Laughing Trees

October 26, 2012
By Phoenix2121 BRONZE, Plainsboro, New Jersey
Phoenix2121 BRONZE, Plainsboro, New Jersey
1 article 0 photos 0 comments

My breath clouded in front of me in the frigid morning as I glanced up at the ancient oak tree. I’m six years old now; I can do this I thought to myself. My fingers twitched with anticipation. I grimaced, thinking of the toil that lay ahead of me. I lingered in front of the tree, mustering the courage and determination within me. Like a wild animal, I leaped at the tree and hauled myself up the first branch. I grinned, my new, six – year old arms feeling fresh and energized as I pulled myself up the tree.

“Mom!” I yelled,” I’m going outside to play!” Without waiting for a response, I ran to the garage and pulled on my sneakers. I charged out the door, simultaneously pulling on my jacket and feeling the fresh, cool breeze as I ran.

“Just don’t climb any trees!” my mother hollered. I dismissed the idea as ridiculous; I would never climb any trees… unless I was dared to.
“I won’t!” I yelled back. The tree appeared to me like my grandfather: tall, old, intimidating and stern – looking. The tree loomed over everything around it. I always felt so tiny and insignificant whenever I glanced at the tree. I ran to my friends, who were anxiously waiting in the shadows of the tree for me to arrive. As I got there, I realized that everyone had already started yelling their ideas of what game we could play. When someone suggested we play the “Dare game”, conversation stopped, and the first dare was given to someone. The dare was for me. I tensed, pondering what the dare would be. This reminded me of the time of the last time we played the Dare game. A boy was dared to do a flip (random, I know). When he tried it, he lost control of where he was jumping, flailing his arms, and landed on his right arm, hard. We were too busy laughing to realize that he had broken his arm. After remembering this, I wasn’t too excited to play the game.

“Climb the oak tree!” he demanded. We six year olds took dares very seriously. I was known as the natural daredevil, the one who did dangerous things. Climbing the tree was definitely dangerous. I hesitated, but I wanted to meet the challenge and be the king of the world from on top of the tree. I knew that my mother had warned me against climbing trees, but I wanted to prove to her that I was responsible and cautious enough to climb the tree safely. The sun smiled down at us though the cold permeated our jackets. I nodded once, and then turned to the tree.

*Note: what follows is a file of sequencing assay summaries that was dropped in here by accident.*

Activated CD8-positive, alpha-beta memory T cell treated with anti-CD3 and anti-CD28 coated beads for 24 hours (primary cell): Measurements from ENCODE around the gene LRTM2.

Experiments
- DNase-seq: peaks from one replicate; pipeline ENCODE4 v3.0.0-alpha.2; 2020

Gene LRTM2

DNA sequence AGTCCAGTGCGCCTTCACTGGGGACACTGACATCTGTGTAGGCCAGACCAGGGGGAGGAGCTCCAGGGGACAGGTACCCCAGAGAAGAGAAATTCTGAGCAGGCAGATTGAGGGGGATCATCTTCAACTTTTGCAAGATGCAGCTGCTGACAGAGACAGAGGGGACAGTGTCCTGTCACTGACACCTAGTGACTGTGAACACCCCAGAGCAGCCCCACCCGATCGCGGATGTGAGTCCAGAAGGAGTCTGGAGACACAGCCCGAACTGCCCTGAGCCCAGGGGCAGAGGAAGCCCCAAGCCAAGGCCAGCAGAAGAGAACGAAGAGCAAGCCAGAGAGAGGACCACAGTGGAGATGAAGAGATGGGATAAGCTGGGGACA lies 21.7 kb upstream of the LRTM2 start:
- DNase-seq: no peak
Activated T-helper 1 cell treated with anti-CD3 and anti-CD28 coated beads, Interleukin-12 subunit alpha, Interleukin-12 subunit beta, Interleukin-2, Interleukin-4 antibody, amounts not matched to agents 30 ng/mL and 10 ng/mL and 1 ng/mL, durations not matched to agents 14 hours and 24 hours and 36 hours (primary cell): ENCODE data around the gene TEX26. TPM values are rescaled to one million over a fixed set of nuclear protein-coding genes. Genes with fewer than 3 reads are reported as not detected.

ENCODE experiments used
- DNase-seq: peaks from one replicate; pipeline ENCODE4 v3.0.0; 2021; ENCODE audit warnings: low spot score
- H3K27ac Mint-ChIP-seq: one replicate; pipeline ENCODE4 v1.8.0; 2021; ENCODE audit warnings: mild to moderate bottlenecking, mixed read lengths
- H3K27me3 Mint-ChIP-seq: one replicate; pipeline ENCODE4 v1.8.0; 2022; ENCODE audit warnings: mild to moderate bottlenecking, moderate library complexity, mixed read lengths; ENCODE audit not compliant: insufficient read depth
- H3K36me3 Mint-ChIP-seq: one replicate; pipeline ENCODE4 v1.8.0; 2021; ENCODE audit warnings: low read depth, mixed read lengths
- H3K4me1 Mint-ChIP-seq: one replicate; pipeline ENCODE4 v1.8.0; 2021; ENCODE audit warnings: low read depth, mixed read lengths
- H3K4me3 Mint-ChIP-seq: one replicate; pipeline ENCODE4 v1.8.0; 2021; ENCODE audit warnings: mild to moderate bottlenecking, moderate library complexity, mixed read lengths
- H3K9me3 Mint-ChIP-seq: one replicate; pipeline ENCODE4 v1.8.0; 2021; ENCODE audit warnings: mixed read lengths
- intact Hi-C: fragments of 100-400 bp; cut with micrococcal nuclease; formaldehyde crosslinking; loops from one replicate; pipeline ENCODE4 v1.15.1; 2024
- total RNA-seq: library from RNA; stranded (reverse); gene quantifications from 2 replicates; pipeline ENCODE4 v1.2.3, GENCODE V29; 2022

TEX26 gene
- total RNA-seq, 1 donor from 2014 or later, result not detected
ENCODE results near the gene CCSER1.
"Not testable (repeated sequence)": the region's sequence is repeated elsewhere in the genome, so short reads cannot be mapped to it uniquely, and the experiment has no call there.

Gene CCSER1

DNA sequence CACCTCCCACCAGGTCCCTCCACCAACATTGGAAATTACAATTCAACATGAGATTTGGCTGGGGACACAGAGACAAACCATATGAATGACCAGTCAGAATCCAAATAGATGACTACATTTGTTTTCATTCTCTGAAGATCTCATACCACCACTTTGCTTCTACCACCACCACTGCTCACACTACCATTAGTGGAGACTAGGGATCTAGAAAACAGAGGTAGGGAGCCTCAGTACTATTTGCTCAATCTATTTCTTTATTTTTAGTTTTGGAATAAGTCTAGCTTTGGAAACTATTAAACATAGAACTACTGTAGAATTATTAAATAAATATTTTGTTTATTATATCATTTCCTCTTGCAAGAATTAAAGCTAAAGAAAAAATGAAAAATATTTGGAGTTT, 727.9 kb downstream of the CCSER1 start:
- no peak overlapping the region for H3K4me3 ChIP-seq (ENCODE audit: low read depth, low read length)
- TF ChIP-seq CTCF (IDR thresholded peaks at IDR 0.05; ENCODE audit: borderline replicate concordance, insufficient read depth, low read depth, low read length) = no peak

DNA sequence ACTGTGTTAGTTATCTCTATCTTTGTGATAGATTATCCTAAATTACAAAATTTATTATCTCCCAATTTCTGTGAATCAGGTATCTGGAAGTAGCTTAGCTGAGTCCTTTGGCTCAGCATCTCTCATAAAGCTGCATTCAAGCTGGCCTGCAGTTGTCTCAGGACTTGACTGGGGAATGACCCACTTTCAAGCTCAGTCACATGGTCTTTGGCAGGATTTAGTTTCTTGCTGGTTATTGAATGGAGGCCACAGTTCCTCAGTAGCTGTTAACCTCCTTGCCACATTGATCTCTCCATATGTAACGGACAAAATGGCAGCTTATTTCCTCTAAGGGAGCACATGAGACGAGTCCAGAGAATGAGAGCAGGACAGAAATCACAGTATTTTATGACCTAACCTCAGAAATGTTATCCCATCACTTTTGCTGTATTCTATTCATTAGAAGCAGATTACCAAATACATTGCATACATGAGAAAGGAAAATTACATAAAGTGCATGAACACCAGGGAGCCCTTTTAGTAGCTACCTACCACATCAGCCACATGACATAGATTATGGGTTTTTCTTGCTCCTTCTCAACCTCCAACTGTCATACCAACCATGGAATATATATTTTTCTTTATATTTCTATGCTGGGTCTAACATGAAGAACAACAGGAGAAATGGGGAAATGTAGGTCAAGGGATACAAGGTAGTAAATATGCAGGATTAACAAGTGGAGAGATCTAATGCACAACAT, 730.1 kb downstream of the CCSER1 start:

I hooked my legs around the tree and pulled myself, pausing every few seconds to plan my next move. My initial strength had deteriorated, determination converting into fear. My arms were heavy and my legs burned. My fingers were tired from the strenuous effort. My joints cries out in pain and begged me to stop and relinquish my goal. The silence was deafening. My friends had initially been clamoring to get everyone to hear their idea, but now the forest was pin drop silent, the suspense building. I was panting like a shaggy dog in the summer. One false movement and I would plummet to the ground, severely injuring myself. The other sturdy, small trees were bathed in the golden light of the sun. They rustled softly as a breeze rolled by, carrying the scent of pine needles and freshly mowed grass. Thrill and the feeling of danger submerged me. I was drowning in my own emotions! As I looked up at the top of the tree, I saw that near the top, there was a dearth of branches to use as handholds. It would be difficult to climb up there. I felt even more afraid when I saw this, but I willed myself to keep going by imagining myself at the top of the tree, the king of the world, gazing downward at the little specks that were my friends. My arms and legs moved in a robotic motion, a cycle repeating itself. My mind was on autopilot. Arm, leg, arm, leg, my brain chanted.
Two minutes later, I realized I had picked the wrong path up the tree. I was in a position where I would fall if I tried to move up or down. Fear rose inside me, but I forced it down in a futile attempt to keep calm. I realized I would have to jump down and try to land in the bushes. Before I changed my mind, I gritted my teeth and leaped to the ground. As I fell, my eyes began to water, thinking of what I had done to myself. The wind blew past my face as the ground rushed up to meet me.

I landed on my back, my breath knocked out of me. I felt no pain, but my clothes were stained with blood and scratches and scrapes covered me all over. Stunned, I gazed up at the puffy, white clouds now taking on a pink hue due to the setting sun. I was more shocked than hurt. My head spun and I almost passed out, but I managed to control myself. The pain kicked in, leaving me disoriented and hurt. The pain intensified, until it was white – hot and blinding. My vision blurred and then refocused, like my body had had a power outage. My friends ran to me, and helped me get to my house. They rang the doorbell, and as my mother appeared in the doorway with a mix of a shocked look on her face and an "I- told – you – so” expression. I smiled and said, “Hi, Mom.”

The ancient oak tree shook in the wind as if it were laughing at me. I stared at it through the window, wishing I had listened to my mother. As the wind rose, the other trees gathered in laughter until it seemed like the entire forest was laughing at me. Turning away angrily, I promised myself that I would subvert that tree, conquer it. I would return and climb it as soon as my injuries healed. Immediately, my conscience shut the thoughts down. Who am I kidding? I thought to myself. I didn’t listen to my mother and look where it got me. I wouldn’t climb that tree in a million years.

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